Starting to feel more like it after this thread.
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Old 07-21-2007, 02:50 PM   #14
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So, my employer offers an HSA or a "traditional" plan. I've been on the traditional plan but I've been thinking for a while now that I should jump to the HSA.
My employer has both but the choice for anyone but the chronically ill is the High Deductible. The "traditional" 250 deductible plan costs about $4,500/year for a family. Without counting copays, the plan has a maximum out of pocket of $1,000. Copays go on forever on the plan. The High Deductible Plan has zero out of pocket cost for the insurance but $2,200 deductible. After that it's 20% until the family hits a total out of pocket of $10,000 (including deductible). There are no copays so everything counts.

On a year to year basis, there's less than a $4,500 risk if a serious amount of medical care is needed. How much less depends on the amount of copays. I barely met my deductible last year so I'm saving a few thousand per year. As long as my expenses are less than around $7,000 per year, I'll come out ahead.
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Old 07-21-2007, 04:29 PM   #15
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Heath insurance is a major factor in my retirement planning. I wonder if all of the politicos falling all over themselves to deliver universal heath care realize the tidal wave of early retirees it will cause.
Yea the only thing keeping me from quitting right now is health insurance. I need to get a good estimate of the costs before I quit. If I had coverage automatically, shoot, I'd be in tall cotton, no worries.
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Old 07-21-2007, 05:35 PM   #16
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sorry, if this question posted already?? DW and I thought about this all of the time. We know friends and families whom are more worrying about being sick then finding foods and mortgage...

welcome, to the USA... (jk)

enuff
Actually, yes - - I would probably retire right now if I had health insurance. I will qualify for lifetime medical in a couple of years and I am waiting until then to retire. Otherwise, I might retire now.

But you know what? That would be an awful decision. If I retired now I would have enough to live from month to month, but I would not have much capability to deal with the unexpected, and I could afford very little spending beyond the necessities. So I am glad (gritting my teeth to say this) that I have to work another two years.

Oh, yes. GLAD...
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Old 07-21-2007, 07:14 PM   #17
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Hello Everyone, this is my first post so please don't be too upset with my post.

I have very mixed feelings about Health Insurance.

I feel on one hand that some of the insurance costs today are due to malpractice insurance being so out of hand, but on the other hand I feel that we are just flat out spending too much PER PERSON on health care.

My mother is 64, she has been fighting Terminal Cancer for 8 years. Her Insurance Company has spend well over one million on her. Her life has been a struggle and much pain these last 3 years especially. I have to say she has very low quality of life. But, she is a fighter and wants to continue on with Chemo as long as she can. She gets it every 3 weeks. She has been for for almost a year. I love my mother very very much but hate to see her suffer so much. The chemo is prolonging her life perhaps but at what cost?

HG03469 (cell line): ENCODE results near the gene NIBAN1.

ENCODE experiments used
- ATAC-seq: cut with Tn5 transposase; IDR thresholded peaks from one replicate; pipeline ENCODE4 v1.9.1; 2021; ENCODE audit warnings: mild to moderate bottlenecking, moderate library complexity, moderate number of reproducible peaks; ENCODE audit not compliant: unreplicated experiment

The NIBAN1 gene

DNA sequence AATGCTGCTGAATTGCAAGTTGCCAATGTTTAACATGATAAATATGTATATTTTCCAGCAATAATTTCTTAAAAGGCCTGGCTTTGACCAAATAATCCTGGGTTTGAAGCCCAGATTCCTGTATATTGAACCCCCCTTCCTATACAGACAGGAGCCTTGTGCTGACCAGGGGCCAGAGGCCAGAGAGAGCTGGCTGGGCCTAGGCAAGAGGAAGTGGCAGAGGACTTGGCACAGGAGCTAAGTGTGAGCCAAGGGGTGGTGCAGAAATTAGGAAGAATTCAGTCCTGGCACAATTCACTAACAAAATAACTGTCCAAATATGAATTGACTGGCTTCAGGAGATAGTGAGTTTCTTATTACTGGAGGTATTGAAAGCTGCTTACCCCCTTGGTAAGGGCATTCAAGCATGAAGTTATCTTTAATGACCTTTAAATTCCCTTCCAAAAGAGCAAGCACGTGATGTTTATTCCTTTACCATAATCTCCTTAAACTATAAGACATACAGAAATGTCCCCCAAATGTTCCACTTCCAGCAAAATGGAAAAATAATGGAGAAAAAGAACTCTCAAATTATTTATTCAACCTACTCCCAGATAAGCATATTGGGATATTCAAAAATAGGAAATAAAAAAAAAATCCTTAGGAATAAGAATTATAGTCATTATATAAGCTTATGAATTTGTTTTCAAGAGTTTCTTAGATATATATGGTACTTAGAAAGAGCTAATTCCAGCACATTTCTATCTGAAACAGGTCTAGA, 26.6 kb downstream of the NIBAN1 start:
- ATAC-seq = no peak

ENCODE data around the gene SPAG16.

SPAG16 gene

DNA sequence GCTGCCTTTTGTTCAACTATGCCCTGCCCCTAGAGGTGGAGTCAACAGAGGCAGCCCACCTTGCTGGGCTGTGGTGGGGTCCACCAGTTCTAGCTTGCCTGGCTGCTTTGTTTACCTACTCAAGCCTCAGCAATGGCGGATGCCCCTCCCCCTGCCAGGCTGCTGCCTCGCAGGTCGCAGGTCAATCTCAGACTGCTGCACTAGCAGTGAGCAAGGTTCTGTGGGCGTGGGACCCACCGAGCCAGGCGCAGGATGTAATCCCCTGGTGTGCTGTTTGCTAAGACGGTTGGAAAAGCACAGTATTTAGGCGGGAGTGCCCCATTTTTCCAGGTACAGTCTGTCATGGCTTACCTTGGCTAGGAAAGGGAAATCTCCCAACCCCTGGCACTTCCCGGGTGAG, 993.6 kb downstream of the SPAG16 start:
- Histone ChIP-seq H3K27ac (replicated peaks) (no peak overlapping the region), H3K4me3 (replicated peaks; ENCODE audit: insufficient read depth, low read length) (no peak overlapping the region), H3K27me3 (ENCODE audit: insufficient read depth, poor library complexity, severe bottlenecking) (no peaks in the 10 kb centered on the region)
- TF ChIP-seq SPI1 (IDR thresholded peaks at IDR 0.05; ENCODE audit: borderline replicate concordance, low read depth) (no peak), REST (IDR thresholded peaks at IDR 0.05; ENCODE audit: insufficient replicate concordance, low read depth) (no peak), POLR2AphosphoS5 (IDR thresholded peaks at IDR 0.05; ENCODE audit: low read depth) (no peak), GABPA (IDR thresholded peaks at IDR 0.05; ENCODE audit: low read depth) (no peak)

One of my co-workers just past the 5 million mark on her son and she had to go to new employment to get new insurance as she hit the max on ours. Her son was born with a very severe heart defect and she and her husband were told when he was born that he had less than 1% chance of survival if they did not take him to the Cleveland clinic for immediate surgery. They did. They also were told that he had very little chance of a normal life and would constantly be having surgery. He has had at least 20 so far and he is 9 years old. He is a sweet little boy but he can't run and play and be a normal child. He will probably not make it out of his teens.

It is very hard to know what you would do in these situations. My mom always said if she got cancer that she wouldn't have chemo. But when the time came she did and she is going to fight to the end. My parents had good executive level jobs and worked hard all their lives so they could enjoy their retirement. Instead, they can hardly go anywhere or do anything because my mom is too tired. She is out of bed for maybe and hour a day now. They tried to go to Hawaii last year and ended up coming home after 2 weeks because it was just too much for her. I wish they had taken more time when they were younger.

I don't know what my point is exactly, just that when we spend millions of dollars on ONE person, then of course insurance premiums are going to be outrageous. How can it not be?

I have pretty much come to the conclusion that I would rather retire a little bit earlier and enjoy my life as much as possible and if cancer or heart disease or whatever hits me than so be it. I might not get needed treatment but guess what, if I do work to 65 and retire with health insurance there is still NO GUARANTEE that I will get to enjoy myself.

Does this long rambling post make sense to anyone?
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Old 07-21-2007, 07:23 PM   #18
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Of course it does. Statistically the majority of health care dollars are spent in the last year or so of peoples lives...which by definition means they didnt recover.

Much of the rest is eaten up by bureaucracy and profits.

Honestly...as a percentage lawsuits, illegal aliens and all the other hot button issues that excite people are such small pieces of the health care cost pie that they're almost irrelevant.
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Old 07-21-2007, 09:35 PM   #19
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Yes, recently heard on a radio show (Maybe NPR) that some studies place administrative costs at up to 1/3 of the total health care costs of the USA.

A more fair system (socialized?) might reduce care to the terminal or end-of-life cases (except comfort care or pain -killers). In theory, the resources saved could go to provide care to healthier people. It'd be nice to live in a world where a 12-year-old boy did not die from complications of an untreated dental problem (happened recently in Washington DC). Given the USA's crappy health care system, don't hold your breath.
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Old 07-21-2007, 09:36 PM   #20
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Makes sense to me, JustMeUC.